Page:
“I made sure the local leaders were brought along in a timely fashion on what I was doing,” he said. “I never felt like I wanted to put the church in a position of judging my book. I feel the book should either stand on its own merits or fall, not on the church’s merits.”

The book, which is carried by the LDS Church-owned Deseret Book, has not received an endorsement from the church, church spokesman Don Le Fevre said,

LeFevre said the church doesn’t address individual books or publications.

Prince said chronologically tracing the historical development of priesthood in the LDS Church was a difficult task, not only because of the time it required, but because later terms often were used to describe earlier events.

“The term that wound up causing the most confusion was the Melchizedek Priesthood,” Prince said.

“That’s a term that doesn’t exist within Mormonism until 1835. But in referring to earlier events, people who wrote after 1835 tended to use that term retroactively.”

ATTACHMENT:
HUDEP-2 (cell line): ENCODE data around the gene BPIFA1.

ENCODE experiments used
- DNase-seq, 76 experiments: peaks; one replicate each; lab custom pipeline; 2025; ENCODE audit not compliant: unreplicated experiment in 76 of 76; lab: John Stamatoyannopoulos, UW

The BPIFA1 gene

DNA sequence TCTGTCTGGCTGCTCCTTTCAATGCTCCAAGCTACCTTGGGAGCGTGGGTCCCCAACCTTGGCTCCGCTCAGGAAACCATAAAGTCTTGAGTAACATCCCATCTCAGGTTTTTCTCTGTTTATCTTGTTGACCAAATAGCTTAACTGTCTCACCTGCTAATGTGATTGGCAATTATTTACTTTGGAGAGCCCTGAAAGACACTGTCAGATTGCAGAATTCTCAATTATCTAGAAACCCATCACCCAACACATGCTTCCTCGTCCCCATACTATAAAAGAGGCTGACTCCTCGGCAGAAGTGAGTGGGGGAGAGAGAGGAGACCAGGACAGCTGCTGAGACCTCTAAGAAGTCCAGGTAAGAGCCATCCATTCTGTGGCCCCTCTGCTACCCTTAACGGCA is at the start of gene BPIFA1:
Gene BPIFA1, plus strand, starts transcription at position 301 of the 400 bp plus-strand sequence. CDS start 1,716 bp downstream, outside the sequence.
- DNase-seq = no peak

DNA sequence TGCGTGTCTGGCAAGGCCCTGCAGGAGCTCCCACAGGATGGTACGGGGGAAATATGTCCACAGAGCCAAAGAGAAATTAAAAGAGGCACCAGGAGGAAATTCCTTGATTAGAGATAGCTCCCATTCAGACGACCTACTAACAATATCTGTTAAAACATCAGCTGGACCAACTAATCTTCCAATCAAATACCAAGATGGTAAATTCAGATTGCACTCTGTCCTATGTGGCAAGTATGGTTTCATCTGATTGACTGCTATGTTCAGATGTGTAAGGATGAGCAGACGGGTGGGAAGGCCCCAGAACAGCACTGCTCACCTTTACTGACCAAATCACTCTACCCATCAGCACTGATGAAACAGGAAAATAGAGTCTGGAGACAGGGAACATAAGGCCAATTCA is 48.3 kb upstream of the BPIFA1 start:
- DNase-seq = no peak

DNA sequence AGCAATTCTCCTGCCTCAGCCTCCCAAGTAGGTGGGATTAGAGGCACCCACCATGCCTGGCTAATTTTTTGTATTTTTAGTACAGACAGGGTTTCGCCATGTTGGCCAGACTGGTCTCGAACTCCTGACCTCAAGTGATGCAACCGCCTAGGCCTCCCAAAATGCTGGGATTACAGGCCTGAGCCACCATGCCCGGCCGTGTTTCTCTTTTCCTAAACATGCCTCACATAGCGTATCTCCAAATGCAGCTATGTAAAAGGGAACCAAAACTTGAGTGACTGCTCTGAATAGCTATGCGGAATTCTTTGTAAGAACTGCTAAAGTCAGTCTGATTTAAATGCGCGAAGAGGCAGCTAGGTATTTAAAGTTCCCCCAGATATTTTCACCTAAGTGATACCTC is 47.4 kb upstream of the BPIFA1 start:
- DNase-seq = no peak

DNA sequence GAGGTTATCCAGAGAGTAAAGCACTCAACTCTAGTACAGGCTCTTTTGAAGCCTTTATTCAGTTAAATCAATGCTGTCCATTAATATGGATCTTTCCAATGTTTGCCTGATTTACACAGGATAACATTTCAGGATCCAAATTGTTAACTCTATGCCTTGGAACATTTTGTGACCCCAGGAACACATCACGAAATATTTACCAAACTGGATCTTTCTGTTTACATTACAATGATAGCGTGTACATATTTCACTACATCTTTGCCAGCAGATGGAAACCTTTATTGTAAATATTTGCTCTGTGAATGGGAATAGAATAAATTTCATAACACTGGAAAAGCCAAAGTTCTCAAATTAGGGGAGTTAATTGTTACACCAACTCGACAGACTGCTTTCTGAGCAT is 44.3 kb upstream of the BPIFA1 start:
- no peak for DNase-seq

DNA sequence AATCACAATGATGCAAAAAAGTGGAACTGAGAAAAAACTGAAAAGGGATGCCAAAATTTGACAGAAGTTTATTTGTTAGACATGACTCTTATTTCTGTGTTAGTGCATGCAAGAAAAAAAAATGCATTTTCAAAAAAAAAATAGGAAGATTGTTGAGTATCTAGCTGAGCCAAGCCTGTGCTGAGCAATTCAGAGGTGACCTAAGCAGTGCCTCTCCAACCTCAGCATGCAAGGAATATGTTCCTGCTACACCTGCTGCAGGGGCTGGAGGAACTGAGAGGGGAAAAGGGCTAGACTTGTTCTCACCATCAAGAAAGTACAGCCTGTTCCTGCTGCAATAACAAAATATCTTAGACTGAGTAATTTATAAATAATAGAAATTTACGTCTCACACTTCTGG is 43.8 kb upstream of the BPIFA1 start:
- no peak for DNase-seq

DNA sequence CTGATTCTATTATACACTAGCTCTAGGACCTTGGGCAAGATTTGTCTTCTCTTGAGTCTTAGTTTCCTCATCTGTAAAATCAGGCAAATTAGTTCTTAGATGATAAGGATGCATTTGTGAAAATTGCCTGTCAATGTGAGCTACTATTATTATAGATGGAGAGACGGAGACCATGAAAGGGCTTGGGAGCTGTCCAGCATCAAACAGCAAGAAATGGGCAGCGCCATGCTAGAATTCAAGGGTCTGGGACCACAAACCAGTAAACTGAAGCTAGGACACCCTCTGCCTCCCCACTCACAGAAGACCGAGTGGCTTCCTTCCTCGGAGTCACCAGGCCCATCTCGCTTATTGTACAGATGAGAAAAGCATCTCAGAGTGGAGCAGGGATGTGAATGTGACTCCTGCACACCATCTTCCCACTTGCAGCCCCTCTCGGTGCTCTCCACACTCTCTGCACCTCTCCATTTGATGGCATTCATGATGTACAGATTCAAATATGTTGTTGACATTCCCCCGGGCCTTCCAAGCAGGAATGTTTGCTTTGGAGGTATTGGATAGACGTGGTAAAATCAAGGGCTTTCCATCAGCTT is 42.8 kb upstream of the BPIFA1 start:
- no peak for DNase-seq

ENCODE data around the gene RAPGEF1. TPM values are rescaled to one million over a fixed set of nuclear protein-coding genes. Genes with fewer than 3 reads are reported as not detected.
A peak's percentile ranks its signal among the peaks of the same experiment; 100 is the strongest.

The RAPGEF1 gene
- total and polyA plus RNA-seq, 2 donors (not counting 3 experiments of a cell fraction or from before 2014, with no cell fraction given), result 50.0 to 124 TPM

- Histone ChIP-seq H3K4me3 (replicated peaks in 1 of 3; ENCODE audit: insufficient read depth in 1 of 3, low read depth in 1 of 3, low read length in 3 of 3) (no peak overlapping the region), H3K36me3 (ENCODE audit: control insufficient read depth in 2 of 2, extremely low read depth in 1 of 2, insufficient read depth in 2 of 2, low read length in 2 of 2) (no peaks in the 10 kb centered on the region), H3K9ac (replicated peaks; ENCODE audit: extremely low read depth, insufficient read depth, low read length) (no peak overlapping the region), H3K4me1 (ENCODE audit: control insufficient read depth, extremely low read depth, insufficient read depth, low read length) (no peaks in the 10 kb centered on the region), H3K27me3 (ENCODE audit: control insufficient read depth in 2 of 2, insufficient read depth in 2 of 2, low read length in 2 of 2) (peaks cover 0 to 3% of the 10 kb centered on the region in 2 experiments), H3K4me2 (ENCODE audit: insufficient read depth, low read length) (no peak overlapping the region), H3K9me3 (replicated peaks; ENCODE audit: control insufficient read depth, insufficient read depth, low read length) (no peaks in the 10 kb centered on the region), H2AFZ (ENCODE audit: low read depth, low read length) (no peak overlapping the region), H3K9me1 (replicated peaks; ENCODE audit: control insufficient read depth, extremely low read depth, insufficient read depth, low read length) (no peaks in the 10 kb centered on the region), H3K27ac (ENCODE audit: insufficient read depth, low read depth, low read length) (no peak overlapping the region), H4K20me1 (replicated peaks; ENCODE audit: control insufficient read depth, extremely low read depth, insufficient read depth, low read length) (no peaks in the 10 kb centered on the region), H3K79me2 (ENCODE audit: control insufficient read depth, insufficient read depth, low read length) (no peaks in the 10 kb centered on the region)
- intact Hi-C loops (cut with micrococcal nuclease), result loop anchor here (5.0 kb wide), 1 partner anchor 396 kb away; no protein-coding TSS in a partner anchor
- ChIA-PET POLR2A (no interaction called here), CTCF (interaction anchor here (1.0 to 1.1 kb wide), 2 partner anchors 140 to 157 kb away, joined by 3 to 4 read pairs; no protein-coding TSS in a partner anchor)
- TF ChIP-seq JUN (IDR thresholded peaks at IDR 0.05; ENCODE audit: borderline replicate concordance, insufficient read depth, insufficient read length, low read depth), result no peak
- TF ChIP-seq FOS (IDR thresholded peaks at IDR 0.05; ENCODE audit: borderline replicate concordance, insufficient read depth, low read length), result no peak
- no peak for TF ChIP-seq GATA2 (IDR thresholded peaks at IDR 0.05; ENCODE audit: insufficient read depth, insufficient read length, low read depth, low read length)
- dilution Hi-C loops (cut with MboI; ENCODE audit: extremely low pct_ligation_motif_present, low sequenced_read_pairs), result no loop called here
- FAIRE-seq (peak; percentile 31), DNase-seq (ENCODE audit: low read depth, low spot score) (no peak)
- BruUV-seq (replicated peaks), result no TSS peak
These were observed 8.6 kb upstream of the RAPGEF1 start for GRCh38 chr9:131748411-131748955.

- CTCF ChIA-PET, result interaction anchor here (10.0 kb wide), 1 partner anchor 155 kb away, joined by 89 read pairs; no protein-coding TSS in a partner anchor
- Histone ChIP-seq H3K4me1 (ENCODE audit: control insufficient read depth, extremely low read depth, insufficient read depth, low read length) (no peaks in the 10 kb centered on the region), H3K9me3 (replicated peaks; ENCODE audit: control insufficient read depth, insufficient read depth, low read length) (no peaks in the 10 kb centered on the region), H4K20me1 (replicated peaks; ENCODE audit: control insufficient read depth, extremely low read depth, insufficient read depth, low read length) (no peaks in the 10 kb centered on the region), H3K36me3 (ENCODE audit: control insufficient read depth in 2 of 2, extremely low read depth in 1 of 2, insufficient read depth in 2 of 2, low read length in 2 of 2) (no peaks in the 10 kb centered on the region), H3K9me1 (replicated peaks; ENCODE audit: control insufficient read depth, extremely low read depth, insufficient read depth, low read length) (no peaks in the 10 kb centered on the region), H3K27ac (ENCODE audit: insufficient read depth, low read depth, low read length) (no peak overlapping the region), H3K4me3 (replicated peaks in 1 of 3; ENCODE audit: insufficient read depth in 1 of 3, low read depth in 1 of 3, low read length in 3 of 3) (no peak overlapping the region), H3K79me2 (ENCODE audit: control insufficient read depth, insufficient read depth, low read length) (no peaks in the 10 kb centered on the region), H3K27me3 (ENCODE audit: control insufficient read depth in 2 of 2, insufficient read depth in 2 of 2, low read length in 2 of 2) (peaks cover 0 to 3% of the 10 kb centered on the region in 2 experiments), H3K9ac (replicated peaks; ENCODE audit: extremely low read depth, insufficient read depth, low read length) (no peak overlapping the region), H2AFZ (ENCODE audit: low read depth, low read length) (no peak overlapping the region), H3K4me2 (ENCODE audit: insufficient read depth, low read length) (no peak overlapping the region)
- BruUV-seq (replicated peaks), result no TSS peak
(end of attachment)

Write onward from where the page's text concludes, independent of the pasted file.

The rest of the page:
Prince said issues like that may initially seem nit-picky to readers, “but to address those things, you have to establish when those things happened. Once you get the chronology right, the terminology goes away.”

Prince said although he approached the book as a scientist, his findings only increased his personal belief as to the truthfulness of the church.

“It allows you to see this as an ongoing process that has input from many directions at the same time,” he said.

There isn’t a lot of interpretation by Prince in the book, however.

That was disappointing to Dan Vogel, a free-lance researcher and writer who lives in Columbus, Ohio, and is currently working on a biography of Joseph Smith’s early life.